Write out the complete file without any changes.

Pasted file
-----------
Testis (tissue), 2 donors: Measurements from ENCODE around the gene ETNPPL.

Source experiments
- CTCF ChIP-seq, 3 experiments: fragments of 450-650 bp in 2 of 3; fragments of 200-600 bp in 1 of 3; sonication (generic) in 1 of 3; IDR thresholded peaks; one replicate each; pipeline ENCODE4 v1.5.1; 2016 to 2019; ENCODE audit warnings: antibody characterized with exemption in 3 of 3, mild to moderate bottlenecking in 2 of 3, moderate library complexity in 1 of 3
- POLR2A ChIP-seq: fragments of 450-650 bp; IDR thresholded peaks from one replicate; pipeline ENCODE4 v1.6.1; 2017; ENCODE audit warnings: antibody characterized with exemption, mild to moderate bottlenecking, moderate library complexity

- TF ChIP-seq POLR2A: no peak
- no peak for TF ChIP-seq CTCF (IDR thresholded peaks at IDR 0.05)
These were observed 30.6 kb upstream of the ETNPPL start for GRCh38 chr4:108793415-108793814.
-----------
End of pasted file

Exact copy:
Testis (tissue), 2 donors: Measurements from ENCODE around the gene ETNPPL.

Source experiments
- CTCF ChIP-seq, 3 experiments: fragments of 450-650 bp in 2 of 3; fragments of 200-600 bp in 1 of 3; sonication (generic) in 1 of 3; IDR thresholded peaks; one replicate each; pipeline ENCODE4 v1.5.1; 2016 to 2019; ENCODE audit warnings: antibody characterized with exemption in 3 of 3, mild to moderate bottlenecking in 2 of 3, moderate library complexity in 1 of 3
- POLR2A ChIP-seq: fragments of 450-650 bp; IDR thresholded peaks from one replicate; pipeline ENCODE4 v1.6.1; 2017; ENCODE audit warnings: antibody characterized with exemption, mild to moderate bottlenecking, moderate library complexity

- TF ChIP-seq POLR2A: no peak
- no peak for TF ChIP-seq CTCF (IDR thresholded peaks at IDR 0.05)
These were observed 30.6 kb upstream of the ETNPPL start for GRCh38 chr4:108793415-108793814.